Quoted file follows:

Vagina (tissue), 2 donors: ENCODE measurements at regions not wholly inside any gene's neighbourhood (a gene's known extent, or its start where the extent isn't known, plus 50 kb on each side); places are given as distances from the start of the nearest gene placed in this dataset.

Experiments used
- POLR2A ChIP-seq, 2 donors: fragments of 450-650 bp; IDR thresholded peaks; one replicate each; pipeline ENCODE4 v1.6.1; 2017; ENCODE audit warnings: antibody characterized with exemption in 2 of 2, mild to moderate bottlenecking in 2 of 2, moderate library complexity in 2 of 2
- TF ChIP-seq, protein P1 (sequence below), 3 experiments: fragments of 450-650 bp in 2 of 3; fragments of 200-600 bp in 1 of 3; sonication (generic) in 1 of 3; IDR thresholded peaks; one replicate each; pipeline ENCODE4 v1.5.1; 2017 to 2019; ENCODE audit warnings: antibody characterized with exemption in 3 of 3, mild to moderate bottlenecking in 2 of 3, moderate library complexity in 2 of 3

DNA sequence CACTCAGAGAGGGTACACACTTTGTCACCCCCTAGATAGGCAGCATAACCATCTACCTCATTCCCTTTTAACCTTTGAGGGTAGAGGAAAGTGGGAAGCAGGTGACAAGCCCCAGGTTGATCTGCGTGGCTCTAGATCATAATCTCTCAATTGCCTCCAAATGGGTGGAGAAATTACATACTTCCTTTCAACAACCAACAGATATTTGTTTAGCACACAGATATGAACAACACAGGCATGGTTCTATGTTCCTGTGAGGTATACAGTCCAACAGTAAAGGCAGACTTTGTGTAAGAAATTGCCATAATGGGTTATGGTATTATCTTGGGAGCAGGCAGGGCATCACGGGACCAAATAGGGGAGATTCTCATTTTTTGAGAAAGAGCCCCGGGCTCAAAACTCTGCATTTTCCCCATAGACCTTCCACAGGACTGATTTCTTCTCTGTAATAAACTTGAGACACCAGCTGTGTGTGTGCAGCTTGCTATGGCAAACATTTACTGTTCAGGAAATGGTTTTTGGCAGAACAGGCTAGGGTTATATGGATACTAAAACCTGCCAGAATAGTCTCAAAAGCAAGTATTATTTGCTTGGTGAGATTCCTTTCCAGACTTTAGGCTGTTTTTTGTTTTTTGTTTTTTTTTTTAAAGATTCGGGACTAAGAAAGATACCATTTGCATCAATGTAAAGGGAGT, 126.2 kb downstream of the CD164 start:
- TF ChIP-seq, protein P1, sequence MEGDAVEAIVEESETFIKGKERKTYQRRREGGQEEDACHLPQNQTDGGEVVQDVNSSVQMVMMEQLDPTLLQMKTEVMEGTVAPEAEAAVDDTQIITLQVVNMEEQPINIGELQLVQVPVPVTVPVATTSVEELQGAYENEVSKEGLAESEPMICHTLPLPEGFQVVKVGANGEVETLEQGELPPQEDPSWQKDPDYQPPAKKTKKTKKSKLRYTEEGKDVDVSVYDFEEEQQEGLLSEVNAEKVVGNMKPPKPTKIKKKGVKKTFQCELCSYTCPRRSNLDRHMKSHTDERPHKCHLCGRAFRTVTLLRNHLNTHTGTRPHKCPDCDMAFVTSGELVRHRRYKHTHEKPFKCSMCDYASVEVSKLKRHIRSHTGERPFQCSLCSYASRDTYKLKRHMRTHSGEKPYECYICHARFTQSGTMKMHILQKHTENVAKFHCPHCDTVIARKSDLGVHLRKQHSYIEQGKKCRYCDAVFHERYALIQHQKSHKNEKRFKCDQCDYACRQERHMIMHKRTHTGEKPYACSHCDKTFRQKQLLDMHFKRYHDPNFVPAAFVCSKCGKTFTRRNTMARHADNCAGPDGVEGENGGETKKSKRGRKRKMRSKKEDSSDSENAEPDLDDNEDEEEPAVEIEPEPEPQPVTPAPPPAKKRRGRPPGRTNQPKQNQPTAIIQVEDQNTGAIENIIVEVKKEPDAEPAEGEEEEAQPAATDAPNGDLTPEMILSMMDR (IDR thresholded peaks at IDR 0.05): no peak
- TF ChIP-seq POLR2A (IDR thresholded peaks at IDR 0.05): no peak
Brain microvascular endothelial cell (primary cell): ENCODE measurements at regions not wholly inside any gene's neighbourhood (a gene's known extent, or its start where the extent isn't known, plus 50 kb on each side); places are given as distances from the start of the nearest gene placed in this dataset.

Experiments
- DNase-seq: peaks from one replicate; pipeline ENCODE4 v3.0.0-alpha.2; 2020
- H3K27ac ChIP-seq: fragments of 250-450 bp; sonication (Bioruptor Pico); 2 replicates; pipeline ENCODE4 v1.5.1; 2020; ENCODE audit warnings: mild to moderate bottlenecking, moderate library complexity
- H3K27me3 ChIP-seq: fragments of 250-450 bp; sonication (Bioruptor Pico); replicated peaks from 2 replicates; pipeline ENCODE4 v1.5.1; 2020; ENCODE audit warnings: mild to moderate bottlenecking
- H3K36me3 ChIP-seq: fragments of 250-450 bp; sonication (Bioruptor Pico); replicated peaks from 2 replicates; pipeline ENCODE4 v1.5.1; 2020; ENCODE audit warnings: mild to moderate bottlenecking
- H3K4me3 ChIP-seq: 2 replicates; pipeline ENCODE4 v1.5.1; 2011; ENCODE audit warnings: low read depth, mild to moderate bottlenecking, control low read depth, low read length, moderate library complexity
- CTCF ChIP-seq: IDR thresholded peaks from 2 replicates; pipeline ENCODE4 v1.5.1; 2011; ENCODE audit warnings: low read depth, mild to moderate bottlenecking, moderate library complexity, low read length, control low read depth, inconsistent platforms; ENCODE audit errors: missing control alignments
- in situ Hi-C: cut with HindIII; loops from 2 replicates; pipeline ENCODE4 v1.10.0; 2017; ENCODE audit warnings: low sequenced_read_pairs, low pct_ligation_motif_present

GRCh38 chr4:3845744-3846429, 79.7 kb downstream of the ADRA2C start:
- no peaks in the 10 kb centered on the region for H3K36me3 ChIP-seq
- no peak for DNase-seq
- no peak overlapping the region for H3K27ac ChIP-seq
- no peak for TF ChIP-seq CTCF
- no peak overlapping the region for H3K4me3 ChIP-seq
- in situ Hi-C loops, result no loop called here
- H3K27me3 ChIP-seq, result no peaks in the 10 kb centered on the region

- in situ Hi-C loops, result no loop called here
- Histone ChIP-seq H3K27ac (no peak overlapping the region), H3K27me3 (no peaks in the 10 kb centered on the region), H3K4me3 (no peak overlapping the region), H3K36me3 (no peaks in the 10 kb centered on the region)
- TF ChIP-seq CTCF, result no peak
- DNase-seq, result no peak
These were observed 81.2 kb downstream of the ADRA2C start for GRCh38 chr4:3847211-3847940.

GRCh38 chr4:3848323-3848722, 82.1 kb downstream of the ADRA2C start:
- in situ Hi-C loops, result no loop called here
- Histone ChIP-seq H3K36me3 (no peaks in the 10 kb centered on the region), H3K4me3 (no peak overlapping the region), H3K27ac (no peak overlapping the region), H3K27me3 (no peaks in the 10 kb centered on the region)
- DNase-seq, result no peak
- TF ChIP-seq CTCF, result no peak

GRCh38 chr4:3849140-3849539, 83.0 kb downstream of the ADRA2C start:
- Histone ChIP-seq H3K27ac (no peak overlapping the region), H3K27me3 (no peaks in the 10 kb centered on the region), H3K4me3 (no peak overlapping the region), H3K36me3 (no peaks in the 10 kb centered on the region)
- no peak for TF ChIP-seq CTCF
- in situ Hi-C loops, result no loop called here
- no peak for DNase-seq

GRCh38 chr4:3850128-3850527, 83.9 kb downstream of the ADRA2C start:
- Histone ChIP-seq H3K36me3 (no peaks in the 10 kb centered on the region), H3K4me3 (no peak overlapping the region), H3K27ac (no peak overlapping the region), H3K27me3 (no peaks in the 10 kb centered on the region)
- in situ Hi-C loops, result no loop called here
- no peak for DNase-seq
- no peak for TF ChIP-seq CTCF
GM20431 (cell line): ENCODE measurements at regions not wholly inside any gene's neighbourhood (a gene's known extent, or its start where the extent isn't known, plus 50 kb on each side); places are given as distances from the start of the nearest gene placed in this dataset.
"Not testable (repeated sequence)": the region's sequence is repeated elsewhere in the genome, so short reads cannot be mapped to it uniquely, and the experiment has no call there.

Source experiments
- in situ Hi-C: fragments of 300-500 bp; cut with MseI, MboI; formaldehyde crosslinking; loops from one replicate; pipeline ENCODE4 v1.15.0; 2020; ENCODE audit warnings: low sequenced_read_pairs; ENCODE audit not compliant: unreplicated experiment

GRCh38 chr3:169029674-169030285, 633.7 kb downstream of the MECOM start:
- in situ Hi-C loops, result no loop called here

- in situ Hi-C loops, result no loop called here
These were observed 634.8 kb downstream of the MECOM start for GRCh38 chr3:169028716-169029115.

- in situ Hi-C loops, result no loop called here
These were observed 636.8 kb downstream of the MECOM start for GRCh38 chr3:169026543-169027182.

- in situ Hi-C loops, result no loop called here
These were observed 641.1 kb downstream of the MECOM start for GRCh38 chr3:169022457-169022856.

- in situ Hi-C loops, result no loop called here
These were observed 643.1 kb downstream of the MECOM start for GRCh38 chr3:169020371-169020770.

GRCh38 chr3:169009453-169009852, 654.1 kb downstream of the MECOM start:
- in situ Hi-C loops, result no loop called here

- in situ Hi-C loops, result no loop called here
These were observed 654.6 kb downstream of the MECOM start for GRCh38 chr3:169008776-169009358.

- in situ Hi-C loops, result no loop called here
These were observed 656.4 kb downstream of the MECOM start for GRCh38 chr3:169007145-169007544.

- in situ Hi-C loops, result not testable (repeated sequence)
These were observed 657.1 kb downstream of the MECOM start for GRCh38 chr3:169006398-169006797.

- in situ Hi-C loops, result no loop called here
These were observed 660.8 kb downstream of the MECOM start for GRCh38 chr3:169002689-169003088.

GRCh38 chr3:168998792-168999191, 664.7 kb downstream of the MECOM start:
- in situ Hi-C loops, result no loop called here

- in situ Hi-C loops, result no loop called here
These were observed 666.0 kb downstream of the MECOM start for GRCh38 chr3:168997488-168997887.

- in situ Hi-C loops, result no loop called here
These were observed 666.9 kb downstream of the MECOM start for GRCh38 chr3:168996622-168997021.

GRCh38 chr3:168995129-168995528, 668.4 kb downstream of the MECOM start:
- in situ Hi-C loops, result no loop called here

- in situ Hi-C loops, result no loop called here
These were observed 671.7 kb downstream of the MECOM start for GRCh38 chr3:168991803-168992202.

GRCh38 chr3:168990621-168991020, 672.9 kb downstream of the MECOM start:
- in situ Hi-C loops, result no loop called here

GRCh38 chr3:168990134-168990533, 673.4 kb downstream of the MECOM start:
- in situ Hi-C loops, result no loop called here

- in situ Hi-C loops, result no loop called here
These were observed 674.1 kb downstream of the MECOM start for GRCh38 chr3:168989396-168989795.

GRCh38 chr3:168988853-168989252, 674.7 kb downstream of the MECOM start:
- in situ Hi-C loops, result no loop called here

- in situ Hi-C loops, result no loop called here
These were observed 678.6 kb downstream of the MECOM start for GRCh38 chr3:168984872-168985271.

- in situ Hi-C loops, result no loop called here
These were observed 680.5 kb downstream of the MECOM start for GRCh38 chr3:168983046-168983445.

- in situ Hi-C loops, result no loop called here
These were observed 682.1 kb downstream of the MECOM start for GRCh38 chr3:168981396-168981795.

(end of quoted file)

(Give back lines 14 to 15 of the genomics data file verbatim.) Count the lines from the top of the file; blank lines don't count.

- H3K4me3 ChIP-seq: 2 replicates; pipeline ENCODE4 v1.5.1; 2011; ENCODE audit warnings: low read depth, mild to moderate bottlenecking, control low read depth, low read length, moderate library complexity
- CTCF ChIP-seq: IDR thresholded peaks from 2 replicates; pipeline ENCODE4 v1.5.1; 2011; ENCODE audit warnings: low read depth, mild to moderate bottlenecking, moderate library complexity, low read length, control low read depth, inconsistent platforms; ENCODE audit errors: missing control alignments